If a person has APS or SLE, it’s possible their first-degree relatives (parents, siblings, or children) may have the anticardiolipin antibody. But whether those with the antibody will develop clinical symptoms can depend on epigenetic variations — that is, influences on how and whether genes are turned on or off — such as the individual’s environment and lifestyle. (Source, Source)
Diagnostic tests are most commonly ordered for patients under 50 years of age who have suffered a major unexplained blood clot, people with existing autoimmune disorders, and women who have had repeated miscarriages or complications with their pregnancies.
Other than the three main diagnostic criteria above, patients can also present with symptoms including:
- cardiac conditions such as heart valve disease
- thickening of the heart valves
- livedo reticularis, a type of skin discoloration
- a deficiency of platelets, which causes tissue bleeding
Anticardiolipin Antibodies and COVID
While studies on the association between COVID and autoimmune conditions are still relatively new, research has demonstrated a link between anticardiolipin antibodies and patients with severe forms of COVID. Both are indicative of inflammation and could lead to worsening outcomes, such as thrombosis. Given the possible connection between COVID and lupus, as well as aCL and lupus, this is an area that warrants further research and caution from patients. (Source)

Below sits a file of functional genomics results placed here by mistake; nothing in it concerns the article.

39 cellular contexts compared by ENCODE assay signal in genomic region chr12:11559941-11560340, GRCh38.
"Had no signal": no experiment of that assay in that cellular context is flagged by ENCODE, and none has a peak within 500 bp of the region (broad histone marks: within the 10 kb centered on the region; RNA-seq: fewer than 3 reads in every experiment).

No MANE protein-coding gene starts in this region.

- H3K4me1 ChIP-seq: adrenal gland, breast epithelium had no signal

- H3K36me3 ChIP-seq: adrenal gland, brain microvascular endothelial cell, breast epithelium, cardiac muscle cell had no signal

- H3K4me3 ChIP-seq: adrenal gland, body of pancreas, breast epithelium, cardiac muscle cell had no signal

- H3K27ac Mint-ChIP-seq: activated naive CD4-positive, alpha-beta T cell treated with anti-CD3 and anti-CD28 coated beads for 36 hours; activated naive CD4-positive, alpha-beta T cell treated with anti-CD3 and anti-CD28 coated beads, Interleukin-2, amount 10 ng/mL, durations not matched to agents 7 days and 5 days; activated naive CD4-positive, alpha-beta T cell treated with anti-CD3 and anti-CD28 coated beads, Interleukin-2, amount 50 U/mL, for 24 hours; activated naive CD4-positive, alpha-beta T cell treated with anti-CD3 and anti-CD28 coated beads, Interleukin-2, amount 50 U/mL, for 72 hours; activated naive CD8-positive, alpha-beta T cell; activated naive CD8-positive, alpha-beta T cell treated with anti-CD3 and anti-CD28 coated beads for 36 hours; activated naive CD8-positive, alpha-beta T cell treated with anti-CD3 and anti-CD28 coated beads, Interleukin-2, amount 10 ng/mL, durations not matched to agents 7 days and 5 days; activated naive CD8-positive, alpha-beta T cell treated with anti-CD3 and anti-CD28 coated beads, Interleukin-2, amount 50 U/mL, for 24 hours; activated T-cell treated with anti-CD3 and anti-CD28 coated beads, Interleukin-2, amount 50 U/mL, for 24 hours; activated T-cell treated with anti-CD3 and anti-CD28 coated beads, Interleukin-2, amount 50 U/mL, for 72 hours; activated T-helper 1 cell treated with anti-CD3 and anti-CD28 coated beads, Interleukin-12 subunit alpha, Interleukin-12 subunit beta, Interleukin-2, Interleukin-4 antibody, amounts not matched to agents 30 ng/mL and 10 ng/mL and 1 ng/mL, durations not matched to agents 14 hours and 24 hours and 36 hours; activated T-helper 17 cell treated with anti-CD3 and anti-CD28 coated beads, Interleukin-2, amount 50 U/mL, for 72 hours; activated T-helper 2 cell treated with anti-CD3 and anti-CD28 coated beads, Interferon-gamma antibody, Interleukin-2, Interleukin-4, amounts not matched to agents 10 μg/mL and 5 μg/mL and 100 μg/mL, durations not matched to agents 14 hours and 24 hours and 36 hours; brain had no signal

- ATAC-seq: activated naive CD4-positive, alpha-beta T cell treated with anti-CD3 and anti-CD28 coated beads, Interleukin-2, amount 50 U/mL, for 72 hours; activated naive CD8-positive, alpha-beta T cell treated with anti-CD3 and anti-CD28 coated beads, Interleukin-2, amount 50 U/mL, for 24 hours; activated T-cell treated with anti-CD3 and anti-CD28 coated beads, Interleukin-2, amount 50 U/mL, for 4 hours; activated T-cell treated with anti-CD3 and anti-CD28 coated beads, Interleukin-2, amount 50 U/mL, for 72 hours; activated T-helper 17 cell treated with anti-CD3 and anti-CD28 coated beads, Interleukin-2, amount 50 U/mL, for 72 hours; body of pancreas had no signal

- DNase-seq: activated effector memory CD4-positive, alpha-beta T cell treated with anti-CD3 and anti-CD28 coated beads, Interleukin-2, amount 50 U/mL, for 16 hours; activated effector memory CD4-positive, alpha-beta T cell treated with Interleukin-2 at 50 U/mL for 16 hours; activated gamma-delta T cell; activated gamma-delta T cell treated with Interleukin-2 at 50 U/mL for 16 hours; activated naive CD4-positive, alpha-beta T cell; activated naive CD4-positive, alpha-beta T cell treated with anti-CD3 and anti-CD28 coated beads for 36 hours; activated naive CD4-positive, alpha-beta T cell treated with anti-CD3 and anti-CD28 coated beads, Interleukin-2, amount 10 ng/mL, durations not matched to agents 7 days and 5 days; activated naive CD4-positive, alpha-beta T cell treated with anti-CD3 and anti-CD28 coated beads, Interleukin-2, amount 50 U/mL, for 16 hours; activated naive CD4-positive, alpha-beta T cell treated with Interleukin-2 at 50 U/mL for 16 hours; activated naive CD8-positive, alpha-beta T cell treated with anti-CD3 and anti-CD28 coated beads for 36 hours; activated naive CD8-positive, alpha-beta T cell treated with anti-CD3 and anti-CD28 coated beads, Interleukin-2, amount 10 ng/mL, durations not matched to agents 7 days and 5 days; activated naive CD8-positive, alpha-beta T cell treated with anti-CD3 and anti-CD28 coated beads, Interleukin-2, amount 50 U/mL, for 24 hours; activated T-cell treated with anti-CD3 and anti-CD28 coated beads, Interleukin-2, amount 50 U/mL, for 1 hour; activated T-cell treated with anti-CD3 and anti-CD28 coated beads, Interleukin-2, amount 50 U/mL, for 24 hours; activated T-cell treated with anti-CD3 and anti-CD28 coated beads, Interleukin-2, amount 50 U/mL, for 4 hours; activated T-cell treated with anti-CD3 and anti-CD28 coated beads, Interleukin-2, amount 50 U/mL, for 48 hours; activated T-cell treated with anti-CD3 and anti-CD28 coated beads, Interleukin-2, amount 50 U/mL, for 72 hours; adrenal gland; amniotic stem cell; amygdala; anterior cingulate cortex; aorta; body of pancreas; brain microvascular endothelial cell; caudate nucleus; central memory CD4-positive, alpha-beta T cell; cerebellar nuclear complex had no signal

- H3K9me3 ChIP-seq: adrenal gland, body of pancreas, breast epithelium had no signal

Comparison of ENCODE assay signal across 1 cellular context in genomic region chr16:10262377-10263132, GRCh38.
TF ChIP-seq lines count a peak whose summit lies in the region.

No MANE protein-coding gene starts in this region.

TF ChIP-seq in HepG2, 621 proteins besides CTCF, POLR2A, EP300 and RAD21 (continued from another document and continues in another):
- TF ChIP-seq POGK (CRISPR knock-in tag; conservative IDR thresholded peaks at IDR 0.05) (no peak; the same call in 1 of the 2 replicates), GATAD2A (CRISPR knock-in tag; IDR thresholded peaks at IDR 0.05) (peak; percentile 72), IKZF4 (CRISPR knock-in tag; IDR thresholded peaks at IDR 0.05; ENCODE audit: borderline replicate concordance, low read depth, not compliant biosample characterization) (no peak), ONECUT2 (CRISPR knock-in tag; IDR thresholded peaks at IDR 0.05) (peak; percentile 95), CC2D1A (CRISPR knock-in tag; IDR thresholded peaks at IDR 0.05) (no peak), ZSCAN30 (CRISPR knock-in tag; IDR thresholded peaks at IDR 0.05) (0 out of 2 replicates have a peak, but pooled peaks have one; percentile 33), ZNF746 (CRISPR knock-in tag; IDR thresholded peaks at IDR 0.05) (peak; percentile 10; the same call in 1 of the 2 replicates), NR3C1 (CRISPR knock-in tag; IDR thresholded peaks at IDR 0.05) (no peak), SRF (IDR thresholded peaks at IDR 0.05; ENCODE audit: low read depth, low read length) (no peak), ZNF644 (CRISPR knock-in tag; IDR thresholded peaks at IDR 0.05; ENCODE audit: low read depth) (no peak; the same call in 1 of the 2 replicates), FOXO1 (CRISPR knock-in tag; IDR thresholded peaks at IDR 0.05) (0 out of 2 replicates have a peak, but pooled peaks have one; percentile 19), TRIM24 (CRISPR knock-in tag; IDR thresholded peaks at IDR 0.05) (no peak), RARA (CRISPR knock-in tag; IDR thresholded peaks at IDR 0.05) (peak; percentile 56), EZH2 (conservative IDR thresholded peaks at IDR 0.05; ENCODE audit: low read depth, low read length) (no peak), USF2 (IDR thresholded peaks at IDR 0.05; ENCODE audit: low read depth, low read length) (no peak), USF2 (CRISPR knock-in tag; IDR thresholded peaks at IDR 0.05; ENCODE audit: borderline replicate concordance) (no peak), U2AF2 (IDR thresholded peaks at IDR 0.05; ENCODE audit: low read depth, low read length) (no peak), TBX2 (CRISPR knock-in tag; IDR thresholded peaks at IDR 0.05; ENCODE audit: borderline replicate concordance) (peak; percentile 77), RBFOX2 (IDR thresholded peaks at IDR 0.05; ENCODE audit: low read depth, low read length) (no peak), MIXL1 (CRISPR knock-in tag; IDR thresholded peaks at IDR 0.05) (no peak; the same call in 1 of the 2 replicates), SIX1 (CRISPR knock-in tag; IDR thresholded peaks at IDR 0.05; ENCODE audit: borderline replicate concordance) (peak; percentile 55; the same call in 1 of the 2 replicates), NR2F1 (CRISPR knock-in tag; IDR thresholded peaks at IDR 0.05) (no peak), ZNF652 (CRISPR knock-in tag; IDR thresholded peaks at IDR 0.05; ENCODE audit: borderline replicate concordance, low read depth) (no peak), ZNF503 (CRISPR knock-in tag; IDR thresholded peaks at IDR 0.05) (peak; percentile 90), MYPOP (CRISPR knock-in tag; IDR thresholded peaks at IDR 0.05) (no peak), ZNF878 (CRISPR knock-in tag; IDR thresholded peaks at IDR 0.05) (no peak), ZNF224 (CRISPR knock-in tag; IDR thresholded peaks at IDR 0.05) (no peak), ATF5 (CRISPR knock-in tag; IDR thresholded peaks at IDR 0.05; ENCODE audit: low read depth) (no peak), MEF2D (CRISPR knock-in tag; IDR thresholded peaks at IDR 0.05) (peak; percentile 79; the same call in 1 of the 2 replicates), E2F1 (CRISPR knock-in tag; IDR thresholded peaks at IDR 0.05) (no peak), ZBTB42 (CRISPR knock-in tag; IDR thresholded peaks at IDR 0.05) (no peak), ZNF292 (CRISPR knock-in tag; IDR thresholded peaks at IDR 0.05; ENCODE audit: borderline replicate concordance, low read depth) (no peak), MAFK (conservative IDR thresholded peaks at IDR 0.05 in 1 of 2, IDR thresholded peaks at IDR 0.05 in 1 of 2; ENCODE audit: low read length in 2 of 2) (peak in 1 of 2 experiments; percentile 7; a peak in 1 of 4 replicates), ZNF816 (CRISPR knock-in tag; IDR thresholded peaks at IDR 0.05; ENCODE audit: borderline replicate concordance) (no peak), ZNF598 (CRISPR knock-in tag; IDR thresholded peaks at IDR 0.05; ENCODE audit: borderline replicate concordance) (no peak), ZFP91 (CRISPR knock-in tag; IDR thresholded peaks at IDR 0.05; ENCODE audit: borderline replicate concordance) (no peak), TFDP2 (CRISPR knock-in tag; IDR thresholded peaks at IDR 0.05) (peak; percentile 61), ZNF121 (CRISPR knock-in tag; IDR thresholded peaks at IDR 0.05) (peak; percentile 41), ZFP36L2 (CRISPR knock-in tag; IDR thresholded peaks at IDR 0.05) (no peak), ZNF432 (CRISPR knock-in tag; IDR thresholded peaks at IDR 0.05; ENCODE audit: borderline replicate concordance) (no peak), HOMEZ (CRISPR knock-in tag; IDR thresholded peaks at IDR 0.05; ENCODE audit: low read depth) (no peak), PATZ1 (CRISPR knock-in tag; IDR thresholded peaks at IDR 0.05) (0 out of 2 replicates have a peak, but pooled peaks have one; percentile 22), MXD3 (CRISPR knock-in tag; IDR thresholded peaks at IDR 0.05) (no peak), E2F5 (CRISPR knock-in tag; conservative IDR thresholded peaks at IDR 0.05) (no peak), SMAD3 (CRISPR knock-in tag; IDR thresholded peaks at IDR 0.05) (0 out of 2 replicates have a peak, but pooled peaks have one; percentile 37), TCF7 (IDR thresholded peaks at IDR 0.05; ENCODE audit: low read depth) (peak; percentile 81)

Types of Anticardiolipin Antibodies
The anticardiolipin antibody exists in three different forms: IgG, IgM, and IgA. These variations are called isotypes and although they attach to the same proteins on the surface of cardiolipin, they all have different structures. IgG and IgM anticardiolipin antibodies are associated with the highest risk of experiencing a major blood clot. (Source)
What Do My Test Results Mean?
If APS is suspected, you may have 2 or more blood tests at least 12 weeks apart to determine if the anticardiolipin antibody is consistently present. You will only be diagnosed with APS if all tests come back positive. Weakly positive or inconsistent positive results are normal in healthy people, and are therefore not enough to support a diagnosis of APS. (Source)
A test is considered positive if it detects:
- aCL IgM levels higher than 40.0 MPL (i.e., 40 mcg IgM), or
- aCL IgG levels higher than 40.0 GPL (i.e., 40 mcg IgG)
A consistently positive test result means you may have APS or another autoimmune disorder.
False Positive Syphilis Results
People who test positive for the anticardiolipin antibody sometimes falsely test positive for syphilis. This pattern was first described in the 1950s when many patients with falsely positive syphilis tests were found to have autoimmune disorders, typically lupus.
Researchers later found that autoimmune patients had anticardiolipin antibodies that reacted with phospholipid substrates in the syphilis assay. The discovery ultimately led to the identification of APS as a separate disease. (Source)